Indeed, some observational studies have found no significant associations when it comes to key questions around COVID-19 and vitamin D levels.
Researchers in Greece recently concluded that vitamin D deficiency was “not significantly associated with infections, recoveries or mortality rate of COVID-19 among European countries.” And, in December, an agency for the U.K.’s National Health Service reviewed the evidence and advised the public not to take vitamin D solely to prevent or treat COVID-19.
“We haven’t ruled out vitamin D completely, but I’m skeptical, having worked in this field for 15 years,” said Dr. Erin Michos at Johns Hopkins School of Medicine, who has studied the effect of vitamin D on heart attacks, strokes and other cardiovascular diseases.
Researchers have spent years tracing the association between low vitamin D and other diseases — obesity, diabetes, cardiovascular disease, depression, multiple sclerosis and cancer — but have either ended up with inconsistent results, or found no clear benefit from supplementation.
People with low vitamin D levels tend to be less healthy overall: They spend less time outdoors and have less exposure to sunlight, and people who are overweight often have lower levels because fat cells sequester vitamin D.
“So vitamin D deficiency is associated with things like older age, obesity and being a minority ethnicity,” Michos said. “Yet those are the same risk factors that are associated with severe COVID.”
This overlap makes studying the impact of vitamin D on COVID-19 tricky because it’s difficult to tease apart whether low levels are actually causing people to be more susceptible.
“It may just be a marker of poor health and not actually something that can be intervened on to prevent COVID,” Michos said.
What about treating COVID-19?
Research on using vitamin D as a therapeutic intervention once people are infected with the coronavirus has produced slightly more high-quality data, although the studies offer an inconsistent picture.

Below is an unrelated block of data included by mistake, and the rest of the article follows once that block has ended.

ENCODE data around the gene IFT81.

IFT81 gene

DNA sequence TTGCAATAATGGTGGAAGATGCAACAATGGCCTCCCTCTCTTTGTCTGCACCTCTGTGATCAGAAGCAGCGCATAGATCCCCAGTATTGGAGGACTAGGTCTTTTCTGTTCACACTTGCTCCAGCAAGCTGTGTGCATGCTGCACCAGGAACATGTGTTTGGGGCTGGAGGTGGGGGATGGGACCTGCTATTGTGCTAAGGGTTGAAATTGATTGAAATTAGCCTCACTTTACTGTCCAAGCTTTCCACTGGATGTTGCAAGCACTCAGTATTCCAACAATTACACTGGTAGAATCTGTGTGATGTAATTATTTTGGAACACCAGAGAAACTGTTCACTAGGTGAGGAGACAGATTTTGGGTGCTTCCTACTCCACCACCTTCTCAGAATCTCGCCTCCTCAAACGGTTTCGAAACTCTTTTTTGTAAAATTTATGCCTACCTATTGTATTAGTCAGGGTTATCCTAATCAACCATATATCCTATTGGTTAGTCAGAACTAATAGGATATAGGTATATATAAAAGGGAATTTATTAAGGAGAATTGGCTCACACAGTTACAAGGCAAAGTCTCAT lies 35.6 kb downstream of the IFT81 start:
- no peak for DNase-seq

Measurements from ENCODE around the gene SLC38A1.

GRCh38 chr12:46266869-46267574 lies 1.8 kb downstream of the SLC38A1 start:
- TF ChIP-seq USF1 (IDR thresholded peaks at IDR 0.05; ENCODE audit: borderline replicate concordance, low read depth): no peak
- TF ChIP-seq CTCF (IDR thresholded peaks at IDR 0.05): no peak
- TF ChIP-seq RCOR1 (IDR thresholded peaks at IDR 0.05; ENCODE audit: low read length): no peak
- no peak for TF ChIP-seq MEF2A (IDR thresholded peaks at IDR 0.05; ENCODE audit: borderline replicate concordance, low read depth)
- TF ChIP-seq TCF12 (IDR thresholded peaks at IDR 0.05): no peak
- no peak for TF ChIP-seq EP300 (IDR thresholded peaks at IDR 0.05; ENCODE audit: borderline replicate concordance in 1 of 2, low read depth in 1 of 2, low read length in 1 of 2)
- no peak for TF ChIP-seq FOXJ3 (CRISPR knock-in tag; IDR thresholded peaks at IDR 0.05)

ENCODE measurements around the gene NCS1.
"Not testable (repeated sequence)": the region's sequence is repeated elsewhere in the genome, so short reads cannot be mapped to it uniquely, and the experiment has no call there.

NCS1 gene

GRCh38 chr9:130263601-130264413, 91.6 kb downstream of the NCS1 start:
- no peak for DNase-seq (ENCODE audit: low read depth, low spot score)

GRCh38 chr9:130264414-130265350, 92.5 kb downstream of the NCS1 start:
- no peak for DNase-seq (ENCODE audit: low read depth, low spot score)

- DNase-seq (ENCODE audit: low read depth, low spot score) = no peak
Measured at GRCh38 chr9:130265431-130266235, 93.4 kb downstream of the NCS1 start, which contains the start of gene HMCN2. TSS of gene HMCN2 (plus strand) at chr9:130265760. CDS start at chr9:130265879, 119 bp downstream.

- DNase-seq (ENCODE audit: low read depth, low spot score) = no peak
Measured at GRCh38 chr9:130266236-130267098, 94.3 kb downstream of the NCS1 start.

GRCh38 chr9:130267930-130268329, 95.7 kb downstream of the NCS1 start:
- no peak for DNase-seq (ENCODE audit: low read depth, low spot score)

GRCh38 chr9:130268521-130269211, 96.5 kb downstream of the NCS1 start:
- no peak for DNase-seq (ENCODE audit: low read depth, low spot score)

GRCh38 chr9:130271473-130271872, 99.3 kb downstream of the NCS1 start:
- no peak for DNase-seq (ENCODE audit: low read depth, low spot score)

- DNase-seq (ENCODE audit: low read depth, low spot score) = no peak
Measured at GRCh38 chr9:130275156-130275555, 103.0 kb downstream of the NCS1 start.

The most substantive evidence comes from a randomized, placebo-controlled trial in Brazil. There, doctors gave hospitalized COVID-19 patients one large dose of vitamin D and concluded it “did not significantly” reduce patients’ length of stay in the hospital compared with the placebo group.
There are some caveats: Patients did not receive vitamin D until later in the illness, and it was a single large dose, rather than more incremental, frequent dosing, which seems to “work better for protecting immune function,” the University of Chicago’s Meltzer said.
While the 240-person study could have easily missed “clinically important benefits,” the results are not encouraging, said Ginde of the University of Colorado, who co-wrote an editorial about vitamin D and COVID-19 for JAMA.
“If it was a panacea, you would see it,” he said.
So what should you do?
So far, there is simply not enough evidence to recommend confidently taking a certain dose of vitamin D to fight off COVID-19, but experts stress it’s reasonable to pay attention to whether people are getting enough, especially during winter months when levels tend to sink.
“There are many good reasons to avoid low vitamin D levels. … A supplement is really the most reliable way to get it,” Harvard’s Willett said.
But, as with many vitamins, Willett stresses that “more is not better.”
Because vitamin D is fat-soluble (unlike vitamin C, which is water-soluble), there is a risk that overshooting with supplementation can lead to toxicity, with some research showing that taking more than 50,000 IU, or international units, regularly can be harmful.
There are varying guidelines for how much vitamin D adults should get on a daily basis, ranging from about 400 to 1,000 international units, according to the Endocrine Society.
Marvasti said most people could “probably get away with about 1,000 IU per day,” although it’s best to first check your baseline levels and speak to a doctor.
“Given the role that vitamin D is known to play in immunity and other medical conditions, to me, what’s the harm?”
Some clinicians are more wary.
“I’m not advising patients to take it to prevent COVID-19,” said Michos at Johns Hopkins.
Putting aside the debate over vitamin D, Michos points out there are plenty of time-tested ways to boost the immune system — eating vitamin-rich food such as fruits and vegetables, exercising regularly, drinking alcohol in moderation and importantly, getting enough sleep.
“I don’t think that patients need to necessarily waste their money on supplements,” she said.
But Meltzer, who is more hopeful about the potential benefits of taking vitamin D, points out there are still big gaps in the understanding of what is a “normal” level, “because those have been defined largely on bone health.”
“We don’t know really what the ideal levels are for immune function,” he said. “Depending on your skin tone and racial background or genetic background, there are very, very different needs, so this is an area that desperately needs more data.”